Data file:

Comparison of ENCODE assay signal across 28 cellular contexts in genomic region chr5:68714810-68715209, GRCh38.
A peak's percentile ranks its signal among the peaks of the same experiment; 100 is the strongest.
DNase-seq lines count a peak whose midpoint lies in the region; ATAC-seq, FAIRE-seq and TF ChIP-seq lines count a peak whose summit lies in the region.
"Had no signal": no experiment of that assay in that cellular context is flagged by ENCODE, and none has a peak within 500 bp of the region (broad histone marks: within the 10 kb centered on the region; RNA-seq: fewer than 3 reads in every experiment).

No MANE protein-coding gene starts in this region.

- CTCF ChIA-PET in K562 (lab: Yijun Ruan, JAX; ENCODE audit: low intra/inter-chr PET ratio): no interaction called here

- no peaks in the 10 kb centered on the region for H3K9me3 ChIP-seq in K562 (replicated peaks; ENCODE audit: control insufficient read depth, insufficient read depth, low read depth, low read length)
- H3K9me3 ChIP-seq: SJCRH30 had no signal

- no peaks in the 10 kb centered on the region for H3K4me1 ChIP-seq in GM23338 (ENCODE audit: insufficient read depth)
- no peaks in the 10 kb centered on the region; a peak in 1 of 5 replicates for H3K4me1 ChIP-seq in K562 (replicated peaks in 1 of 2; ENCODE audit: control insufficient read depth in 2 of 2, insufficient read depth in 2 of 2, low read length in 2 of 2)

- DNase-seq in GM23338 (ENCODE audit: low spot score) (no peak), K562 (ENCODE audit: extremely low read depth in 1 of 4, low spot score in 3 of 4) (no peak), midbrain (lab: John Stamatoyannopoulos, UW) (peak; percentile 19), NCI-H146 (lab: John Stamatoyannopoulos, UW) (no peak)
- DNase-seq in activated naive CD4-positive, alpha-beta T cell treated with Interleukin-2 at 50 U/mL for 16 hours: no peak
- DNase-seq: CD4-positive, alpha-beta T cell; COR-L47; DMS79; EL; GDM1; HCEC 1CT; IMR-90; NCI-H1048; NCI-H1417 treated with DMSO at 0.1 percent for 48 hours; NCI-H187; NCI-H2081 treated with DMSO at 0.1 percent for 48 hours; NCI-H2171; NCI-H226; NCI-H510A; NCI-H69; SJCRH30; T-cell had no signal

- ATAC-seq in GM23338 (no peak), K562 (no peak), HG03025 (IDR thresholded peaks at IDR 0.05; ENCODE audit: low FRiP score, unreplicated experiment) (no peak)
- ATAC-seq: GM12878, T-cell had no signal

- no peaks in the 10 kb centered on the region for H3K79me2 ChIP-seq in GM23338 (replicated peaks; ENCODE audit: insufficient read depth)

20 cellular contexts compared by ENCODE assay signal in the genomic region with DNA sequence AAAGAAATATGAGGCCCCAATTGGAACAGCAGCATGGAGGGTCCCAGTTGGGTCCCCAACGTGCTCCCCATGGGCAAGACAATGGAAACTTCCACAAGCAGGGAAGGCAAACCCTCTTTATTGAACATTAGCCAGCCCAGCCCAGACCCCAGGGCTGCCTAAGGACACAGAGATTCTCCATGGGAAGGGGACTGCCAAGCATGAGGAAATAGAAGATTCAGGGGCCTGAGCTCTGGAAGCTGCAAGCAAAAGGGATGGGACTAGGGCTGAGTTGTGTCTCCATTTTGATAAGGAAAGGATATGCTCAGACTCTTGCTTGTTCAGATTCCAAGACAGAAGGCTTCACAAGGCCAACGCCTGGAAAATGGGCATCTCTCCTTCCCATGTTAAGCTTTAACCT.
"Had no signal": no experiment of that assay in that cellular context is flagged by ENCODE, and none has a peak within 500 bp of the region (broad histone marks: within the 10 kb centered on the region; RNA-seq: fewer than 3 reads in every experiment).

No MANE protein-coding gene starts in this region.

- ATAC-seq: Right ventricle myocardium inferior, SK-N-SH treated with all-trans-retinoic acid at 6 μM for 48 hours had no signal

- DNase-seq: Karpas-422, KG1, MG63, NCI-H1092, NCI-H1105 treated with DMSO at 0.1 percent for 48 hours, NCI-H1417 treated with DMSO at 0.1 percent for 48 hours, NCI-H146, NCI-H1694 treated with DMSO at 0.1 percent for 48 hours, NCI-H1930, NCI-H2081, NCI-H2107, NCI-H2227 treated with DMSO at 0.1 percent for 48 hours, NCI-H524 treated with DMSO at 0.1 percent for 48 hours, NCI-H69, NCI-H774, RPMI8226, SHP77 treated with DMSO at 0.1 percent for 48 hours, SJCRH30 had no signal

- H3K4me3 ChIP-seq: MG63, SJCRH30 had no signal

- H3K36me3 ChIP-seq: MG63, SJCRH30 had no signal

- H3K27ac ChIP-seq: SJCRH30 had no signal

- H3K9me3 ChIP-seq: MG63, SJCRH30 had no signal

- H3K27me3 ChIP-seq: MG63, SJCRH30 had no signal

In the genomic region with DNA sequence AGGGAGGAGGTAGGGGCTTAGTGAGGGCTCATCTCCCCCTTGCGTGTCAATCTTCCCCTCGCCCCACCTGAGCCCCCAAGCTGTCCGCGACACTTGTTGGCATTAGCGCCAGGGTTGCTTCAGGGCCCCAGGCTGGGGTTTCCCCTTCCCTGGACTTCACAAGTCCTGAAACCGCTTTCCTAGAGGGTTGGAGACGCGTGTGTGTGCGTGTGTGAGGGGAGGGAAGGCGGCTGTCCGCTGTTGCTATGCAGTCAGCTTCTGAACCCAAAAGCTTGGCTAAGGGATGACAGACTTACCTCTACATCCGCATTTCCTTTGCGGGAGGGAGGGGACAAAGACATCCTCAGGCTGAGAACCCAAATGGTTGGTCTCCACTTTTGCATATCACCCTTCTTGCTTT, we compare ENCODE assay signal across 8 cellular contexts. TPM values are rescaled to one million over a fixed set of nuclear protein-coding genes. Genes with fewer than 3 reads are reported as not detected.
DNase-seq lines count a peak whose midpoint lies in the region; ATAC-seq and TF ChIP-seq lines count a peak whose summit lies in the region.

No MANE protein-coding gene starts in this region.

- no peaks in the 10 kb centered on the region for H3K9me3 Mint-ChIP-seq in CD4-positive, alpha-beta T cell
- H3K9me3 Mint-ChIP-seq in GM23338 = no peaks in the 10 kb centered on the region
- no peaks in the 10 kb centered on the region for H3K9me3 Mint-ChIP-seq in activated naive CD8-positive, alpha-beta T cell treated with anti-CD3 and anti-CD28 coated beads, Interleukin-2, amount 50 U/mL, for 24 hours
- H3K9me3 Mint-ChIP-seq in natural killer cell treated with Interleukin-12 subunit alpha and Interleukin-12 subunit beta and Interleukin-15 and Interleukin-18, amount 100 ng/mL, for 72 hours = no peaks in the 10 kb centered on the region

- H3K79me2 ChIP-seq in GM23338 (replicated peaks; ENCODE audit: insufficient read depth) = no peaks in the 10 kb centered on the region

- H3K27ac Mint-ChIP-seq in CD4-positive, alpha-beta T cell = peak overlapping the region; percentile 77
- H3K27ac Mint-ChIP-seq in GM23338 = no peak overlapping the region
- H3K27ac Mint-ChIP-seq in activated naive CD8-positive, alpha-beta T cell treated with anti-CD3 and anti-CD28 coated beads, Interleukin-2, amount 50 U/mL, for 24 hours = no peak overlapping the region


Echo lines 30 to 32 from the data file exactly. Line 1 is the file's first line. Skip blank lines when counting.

- no peaks in the 10 kb centered on the region for H3K9me3 Mint-ChIP-seq in CD4-positive, alpha-beta T cell
- H3K9me3 Mint-ChIP-seq in GM23338 = no peaks in the 10 kb centered on the region
- no peaks in the 10 kb centered on the region for H3K9me3 Mint-ChIP-seq in activated naive CD8-positive, alpha-beta T cell treated with anti-CD3 and anti-CD28 coated beads, Interleukin-2, amount 50 U/mL, for 24 hours